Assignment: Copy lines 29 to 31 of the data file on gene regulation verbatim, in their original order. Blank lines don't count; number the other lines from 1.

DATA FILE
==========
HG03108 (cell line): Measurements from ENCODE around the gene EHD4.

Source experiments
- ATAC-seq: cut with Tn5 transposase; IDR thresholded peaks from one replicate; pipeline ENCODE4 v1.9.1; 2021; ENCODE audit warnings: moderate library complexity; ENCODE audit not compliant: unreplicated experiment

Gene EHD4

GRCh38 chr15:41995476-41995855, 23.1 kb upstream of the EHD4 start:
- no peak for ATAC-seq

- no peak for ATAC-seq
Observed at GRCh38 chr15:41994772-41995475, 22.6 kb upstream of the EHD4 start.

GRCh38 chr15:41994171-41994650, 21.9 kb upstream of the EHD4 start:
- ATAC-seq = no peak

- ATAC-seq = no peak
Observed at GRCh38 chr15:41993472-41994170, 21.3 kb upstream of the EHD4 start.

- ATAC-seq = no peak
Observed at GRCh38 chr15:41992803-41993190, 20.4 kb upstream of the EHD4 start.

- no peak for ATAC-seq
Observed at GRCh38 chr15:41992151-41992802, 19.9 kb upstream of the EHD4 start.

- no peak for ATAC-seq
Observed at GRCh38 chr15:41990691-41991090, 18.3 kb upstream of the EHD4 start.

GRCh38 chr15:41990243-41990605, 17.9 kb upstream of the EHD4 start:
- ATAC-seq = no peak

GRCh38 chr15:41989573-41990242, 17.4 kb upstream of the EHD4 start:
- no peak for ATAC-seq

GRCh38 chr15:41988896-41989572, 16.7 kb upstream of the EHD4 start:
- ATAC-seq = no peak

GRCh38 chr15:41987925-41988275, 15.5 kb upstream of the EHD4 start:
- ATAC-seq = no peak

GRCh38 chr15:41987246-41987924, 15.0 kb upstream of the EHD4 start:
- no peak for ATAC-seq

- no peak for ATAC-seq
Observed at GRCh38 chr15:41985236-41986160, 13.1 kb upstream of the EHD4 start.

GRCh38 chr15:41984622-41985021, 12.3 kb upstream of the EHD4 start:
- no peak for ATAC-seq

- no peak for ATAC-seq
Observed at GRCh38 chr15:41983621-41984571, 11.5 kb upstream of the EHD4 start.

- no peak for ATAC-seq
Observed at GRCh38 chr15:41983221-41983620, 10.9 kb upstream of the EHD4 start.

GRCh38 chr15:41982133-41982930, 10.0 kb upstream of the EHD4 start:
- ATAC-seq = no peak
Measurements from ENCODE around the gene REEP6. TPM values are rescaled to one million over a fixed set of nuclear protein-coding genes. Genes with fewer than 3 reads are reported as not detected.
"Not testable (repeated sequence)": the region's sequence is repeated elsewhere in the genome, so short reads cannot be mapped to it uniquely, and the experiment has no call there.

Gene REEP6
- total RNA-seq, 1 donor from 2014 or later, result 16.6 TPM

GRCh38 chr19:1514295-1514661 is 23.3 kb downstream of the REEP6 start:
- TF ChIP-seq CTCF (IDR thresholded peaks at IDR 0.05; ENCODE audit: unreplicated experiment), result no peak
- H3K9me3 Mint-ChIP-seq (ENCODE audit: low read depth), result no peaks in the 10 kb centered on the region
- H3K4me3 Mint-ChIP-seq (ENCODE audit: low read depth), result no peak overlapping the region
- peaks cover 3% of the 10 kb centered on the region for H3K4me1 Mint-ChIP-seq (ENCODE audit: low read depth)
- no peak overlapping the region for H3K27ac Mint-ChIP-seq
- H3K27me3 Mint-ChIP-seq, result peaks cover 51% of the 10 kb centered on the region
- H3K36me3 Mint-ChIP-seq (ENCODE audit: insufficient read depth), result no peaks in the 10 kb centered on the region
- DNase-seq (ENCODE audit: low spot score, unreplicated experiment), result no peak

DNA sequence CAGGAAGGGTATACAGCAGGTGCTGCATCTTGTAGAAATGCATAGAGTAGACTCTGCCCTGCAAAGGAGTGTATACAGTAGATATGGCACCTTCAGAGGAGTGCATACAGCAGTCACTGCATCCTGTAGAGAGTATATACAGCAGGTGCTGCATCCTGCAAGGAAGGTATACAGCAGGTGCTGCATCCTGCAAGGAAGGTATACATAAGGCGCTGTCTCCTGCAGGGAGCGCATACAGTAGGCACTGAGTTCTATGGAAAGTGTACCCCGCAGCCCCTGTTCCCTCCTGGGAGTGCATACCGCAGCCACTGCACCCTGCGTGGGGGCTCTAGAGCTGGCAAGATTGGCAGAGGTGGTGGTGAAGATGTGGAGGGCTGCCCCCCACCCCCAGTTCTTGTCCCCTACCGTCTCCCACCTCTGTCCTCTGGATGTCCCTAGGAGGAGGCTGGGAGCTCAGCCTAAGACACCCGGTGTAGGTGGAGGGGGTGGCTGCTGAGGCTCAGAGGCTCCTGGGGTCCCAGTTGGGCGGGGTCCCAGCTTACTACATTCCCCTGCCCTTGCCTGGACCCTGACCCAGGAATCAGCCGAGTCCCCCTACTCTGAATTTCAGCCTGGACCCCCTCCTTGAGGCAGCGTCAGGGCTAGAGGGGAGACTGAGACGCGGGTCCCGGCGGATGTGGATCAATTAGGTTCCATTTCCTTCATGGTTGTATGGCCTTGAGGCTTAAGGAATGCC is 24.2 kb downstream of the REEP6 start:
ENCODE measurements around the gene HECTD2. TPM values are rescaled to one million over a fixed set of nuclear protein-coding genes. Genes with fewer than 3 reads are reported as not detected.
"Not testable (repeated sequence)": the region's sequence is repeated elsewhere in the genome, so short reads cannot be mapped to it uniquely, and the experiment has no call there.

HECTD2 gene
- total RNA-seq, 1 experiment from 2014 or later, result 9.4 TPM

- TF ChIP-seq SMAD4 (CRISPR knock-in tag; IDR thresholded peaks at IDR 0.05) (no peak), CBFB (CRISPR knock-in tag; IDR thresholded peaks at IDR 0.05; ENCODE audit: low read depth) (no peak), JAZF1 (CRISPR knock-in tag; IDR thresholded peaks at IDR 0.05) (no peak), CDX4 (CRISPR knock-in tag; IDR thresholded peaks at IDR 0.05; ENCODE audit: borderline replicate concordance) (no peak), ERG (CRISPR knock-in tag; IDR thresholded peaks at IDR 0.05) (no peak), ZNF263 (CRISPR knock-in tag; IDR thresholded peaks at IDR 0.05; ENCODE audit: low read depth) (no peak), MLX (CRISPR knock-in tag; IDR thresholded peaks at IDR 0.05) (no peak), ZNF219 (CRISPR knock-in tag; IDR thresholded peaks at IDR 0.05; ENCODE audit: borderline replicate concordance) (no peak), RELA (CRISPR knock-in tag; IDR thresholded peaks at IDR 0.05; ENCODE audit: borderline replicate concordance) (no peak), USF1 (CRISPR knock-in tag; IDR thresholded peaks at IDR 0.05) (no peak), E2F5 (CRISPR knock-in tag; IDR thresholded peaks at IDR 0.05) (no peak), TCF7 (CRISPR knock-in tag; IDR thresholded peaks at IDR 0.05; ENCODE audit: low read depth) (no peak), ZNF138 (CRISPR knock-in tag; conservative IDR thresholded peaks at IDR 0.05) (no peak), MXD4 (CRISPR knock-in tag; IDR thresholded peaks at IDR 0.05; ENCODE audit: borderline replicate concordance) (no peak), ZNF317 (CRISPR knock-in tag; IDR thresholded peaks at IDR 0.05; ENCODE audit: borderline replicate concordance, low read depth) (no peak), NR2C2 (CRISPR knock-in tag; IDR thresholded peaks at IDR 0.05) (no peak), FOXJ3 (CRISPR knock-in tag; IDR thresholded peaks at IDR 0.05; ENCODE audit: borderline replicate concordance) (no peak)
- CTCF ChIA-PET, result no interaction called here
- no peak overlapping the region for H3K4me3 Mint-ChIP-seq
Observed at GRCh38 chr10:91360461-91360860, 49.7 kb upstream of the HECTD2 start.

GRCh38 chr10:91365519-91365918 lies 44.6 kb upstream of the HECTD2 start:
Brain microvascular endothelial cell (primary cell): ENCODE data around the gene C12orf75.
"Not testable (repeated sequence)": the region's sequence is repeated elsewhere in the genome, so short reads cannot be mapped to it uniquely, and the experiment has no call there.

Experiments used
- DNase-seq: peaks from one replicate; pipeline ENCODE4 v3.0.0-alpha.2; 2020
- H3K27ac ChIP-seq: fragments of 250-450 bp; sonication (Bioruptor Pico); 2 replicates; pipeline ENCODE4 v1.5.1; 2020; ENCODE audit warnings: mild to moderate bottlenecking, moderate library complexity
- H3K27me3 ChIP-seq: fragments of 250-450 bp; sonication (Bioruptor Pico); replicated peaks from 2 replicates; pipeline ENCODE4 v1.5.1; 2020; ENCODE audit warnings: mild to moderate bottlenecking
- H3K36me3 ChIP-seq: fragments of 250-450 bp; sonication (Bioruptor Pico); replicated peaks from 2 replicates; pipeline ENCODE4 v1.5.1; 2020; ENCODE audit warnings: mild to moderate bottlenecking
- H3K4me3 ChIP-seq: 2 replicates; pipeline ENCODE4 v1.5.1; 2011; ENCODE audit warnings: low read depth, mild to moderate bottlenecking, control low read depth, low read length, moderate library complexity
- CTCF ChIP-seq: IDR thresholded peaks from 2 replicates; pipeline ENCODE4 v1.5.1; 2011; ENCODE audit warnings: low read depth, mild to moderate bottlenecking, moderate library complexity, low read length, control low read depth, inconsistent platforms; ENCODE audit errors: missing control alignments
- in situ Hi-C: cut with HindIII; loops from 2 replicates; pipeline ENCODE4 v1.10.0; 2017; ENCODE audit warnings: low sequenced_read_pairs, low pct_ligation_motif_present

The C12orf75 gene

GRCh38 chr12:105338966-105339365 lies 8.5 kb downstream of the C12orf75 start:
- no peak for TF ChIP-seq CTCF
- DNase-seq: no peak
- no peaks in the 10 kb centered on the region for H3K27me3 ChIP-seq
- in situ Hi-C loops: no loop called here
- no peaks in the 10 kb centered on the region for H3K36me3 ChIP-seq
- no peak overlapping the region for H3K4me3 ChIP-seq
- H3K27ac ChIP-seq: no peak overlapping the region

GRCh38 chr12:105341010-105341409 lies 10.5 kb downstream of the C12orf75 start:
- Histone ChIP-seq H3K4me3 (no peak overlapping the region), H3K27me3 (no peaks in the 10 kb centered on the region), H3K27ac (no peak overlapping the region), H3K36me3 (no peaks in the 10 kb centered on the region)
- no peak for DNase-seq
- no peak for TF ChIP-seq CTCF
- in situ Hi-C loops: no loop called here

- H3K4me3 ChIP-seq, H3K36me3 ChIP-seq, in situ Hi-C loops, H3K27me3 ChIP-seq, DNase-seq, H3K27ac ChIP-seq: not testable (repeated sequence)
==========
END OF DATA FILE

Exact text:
- no peak for ATAC-seq
Observed at GRCh38 chr15:41985236-41986160, 13.1 kb upstream of the EHD4 start.

GRCh38 chr15:41984622-41985021, 12.3 kb upstream of the EHD4 start: